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Richard Lyons

Who Gets Lucky?

All afternoon I am waiting to see a seal poke its head up,
but the bay won’t shock its own benevolence.

My blood travels far to illustrate its longing, capillaries
like the Panama Canal lowering locks. The future

comes to a dim pencil’s tip to measure cellular longevity.
Maybe loneliness adapts to scarcity’s wind. In 1986,

my mother doesn’t see her end so time widens its maw.
Time dies. Says here—red parrots eat smaller green parrots.

Berries taste of the mud they siphon. A blackbird hops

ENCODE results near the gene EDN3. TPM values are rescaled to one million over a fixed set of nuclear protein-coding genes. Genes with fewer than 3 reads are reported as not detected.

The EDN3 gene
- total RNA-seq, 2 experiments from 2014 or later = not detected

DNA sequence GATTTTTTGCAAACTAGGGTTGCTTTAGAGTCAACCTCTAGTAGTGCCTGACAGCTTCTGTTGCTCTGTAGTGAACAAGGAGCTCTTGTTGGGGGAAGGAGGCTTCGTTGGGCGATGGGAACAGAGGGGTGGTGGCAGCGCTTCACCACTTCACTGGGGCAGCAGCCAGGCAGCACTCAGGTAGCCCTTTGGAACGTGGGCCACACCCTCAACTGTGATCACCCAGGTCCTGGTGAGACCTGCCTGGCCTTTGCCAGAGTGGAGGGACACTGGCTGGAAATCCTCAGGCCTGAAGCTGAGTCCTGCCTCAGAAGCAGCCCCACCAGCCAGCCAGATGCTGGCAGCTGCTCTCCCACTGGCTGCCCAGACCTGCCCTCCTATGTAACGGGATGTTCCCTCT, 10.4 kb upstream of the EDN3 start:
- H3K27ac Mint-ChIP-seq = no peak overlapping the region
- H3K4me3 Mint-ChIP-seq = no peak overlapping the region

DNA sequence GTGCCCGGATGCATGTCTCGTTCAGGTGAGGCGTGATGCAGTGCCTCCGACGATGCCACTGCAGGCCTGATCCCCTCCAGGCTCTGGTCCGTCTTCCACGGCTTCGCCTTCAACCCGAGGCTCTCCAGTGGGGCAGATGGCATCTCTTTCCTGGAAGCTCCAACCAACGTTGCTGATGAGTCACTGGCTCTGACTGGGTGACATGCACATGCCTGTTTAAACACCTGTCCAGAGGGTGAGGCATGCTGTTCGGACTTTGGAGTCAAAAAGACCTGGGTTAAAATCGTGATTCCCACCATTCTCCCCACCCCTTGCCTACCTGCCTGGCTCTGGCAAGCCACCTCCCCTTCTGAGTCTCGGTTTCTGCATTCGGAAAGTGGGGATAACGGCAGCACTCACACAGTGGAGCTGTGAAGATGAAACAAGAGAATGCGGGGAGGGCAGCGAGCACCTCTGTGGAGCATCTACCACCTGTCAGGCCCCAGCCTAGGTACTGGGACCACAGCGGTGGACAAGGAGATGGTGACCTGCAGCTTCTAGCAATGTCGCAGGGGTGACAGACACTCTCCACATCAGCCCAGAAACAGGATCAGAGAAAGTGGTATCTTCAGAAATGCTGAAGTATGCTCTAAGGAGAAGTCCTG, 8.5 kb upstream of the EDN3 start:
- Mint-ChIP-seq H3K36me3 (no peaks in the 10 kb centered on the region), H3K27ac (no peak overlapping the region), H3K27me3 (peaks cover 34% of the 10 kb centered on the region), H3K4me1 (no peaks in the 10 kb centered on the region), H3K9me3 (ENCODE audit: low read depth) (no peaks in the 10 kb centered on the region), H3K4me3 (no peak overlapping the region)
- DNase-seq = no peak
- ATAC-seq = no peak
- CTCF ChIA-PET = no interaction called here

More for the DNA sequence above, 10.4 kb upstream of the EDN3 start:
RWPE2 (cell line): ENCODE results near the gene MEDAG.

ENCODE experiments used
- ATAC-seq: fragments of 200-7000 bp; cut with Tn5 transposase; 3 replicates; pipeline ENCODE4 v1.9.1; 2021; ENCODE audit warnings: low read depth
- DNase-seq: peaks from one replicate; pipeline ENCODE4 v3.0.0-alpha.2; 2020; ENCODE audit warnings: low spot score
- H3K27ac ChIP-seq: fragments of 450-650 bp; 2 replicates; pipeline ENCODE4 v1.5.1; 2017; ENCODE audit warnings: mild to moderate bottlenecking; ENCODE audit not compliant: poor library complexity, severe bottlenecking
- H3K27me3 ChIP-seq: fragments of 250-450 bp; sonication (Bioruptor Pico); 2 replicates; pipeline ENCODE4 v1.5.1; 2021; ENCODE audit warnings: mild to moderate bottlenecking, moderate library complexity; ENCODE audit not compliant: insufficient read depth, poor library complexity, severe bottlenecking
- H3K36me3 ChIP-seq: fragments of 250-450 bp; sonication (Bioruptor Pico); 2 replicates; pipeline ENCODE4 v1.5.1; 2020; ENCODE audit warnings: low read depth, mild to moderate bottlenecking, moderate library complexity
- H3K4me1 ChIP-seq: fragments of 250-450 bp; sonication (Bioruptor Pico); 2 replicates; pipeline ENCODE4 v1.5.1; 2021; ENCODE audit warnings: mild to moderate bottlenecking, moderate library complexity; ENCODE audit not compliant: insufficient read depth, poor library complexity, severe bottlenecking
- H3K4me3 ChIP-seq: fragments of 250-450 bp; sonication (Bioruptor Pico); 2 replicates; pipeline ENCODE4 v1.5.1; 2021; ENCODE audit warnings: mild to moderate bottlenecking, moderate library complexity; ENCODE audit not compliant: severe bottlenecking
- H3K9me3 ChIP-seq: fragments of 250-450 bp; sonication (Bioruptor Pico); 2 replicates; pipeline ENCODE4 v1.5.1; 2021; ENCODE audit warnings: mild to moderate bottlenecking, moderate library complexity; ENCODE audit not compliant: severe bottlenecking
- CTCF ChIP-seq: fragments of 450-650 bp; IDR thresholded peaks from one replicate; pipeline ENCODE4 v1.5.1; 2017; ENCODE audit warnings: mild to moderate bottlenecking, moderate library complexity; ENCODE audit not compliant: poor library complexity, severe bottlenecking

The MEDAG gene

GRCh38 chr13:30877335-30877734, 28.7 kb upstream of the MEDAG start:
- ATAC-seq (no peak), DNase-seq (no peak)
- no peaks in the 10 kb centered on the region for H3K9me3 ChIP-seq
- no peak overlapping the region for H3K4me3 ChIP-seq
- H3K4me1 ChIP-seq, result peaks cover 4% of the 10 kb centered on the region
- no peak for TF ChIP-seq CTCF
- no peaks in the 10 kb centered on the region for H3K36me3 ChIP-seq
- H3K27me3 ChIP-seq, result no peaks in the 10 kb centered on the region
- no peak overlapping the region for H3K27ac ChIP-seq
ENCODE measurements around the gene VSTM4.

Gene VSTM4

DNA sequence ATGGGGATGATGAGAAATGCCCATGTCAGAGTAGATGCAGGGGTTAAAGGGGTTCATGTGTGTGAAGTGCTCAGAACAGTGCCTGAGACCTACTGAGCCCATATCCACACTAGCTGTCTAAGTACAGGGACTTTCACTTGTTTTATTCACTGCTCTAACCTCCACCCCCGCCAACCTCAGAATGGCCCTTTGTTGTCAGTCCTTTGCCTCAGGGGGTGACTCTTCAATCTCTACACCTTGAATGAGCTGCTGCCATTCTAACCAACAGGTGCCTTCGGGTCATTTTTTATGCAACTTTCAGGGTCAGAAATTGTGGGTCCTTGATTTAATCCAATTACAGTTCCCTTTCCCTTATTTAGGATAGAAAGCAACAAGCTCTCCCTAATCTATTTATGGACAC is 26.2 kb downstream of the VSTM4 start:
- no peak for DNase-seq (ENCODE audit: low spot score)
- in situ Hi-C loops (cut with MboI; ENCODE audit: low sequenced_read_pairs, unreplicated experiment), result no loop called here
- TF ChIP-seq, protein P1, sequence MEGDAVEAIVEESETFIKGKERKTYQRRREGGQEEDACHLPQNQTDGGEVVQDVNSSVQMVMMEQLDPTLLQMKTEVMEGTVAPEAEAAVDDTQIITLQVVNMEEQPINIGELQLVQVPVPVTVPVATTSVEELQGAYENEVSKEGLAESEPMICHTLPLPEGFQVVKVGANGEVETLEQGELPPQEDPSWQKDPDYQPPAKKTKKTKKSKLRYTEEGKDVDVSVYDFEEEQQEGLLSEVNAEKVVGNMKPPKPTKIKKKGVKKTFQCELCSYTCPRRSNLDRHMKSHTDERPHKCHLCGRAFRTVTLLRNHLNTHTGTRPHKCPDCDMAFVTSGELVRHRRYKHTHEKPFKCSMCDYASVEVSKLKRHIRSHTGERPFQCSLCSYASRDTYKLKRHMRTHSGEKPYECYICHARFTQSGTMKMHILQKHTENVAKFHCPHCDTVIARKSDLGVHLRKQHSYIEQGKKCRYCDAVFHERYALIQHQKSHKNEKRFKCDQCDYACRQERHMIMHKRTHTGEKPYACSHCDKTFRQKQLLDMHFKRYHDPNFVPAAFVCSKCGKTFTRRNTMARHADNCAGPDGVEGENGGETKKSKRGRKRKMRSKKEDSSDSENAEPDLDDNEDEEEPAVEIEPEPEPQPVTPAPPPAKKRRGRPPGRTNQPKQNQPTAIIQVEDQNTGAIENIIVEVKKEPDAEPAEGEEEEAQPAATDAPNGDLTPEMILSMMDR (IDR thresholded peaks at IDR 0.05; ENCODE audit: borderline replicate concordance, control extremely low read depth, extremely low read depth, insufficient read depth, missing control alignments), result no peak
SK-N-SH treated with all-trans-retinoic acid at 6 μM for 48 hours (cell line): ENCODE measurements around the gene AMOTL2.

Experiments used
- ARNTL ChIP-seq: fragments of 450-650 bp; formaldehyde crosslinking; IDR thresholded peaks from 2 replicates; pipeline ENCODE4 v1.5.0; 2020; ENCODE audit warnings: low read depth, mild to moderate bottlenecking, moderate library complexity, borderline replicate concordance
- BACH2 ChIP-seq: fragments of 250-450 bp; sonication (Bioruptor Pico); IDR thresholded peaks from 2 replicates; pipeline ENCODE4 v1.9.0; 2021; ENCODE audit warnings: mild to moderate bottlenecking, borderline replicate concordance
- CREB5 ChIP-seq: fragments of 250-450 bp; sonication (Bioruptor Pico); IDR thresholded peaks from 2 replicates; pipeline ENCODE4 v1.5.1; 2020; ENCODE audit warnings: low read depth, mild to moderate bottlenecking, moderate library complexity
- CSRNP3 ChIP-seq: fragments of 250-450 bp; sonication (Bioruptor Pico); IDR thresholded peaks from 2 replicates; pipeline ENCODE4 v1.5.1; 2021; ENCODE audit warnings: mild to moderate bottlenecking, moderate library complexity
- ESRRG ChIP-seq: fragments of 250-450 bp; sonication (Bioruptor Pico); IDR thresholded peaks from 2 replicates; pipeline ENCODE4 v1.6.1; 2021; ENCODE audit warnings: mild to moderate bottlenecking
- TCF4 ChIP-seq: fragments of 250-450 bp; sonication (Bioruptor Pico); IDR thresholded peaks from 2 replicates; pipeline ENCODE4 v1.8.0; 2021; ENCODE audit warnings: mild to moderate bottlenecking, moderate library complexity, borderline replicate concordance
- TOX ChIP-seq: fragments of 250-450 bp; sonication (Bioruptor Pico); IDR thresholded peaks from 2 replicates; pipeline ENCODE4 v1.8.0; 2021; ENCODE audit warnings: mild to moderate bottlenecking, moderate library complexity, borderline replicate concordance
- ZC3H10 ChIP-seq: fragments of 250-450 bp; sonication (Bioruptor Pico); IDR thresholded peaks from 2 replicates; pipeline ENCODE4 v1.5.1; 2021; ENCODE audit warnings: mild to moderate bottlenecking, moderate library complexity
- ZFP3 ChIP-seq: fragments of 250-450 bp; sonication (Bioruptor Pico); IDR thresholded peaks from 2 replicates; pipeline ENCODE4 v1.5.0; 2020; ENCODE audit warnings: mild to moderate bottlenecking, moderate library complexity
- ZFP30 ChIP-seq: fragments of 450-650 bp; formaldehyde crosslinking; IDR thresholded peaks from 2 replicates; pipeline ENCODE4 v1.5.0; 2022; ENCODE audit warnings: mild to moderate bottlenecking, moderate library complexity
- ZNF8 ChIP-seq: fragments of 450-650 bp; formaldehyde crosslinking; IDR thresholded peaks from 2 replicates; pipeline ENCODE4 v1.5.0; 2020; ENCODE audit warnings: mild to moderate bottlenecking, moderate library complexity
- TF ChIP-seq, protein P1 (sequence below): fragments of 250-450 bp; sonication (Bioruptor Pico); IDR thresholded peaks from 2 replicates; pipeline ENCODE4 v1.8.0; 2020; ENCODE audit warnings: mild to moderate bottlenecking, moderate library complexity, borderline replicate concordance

and then swoops to catch a wolf spider. Who gets lucky?

Memory-glitches tantalize trails into a life we can’t recognize.
Rats gnaw drywall but leave the patina our troubled egos

seem taken with. Smitten is a former century’s term
for what insists—our six quarts of blood. Weaver-birds

twine new nests, flapping yellow wings, courting females.
Jungle flowers begin to flash, almost assuming a pattern,

but letting it go, as if a loss of stamina is the best way to survive.
Altruistic armadillos share their den with muskrats. No one is alien.

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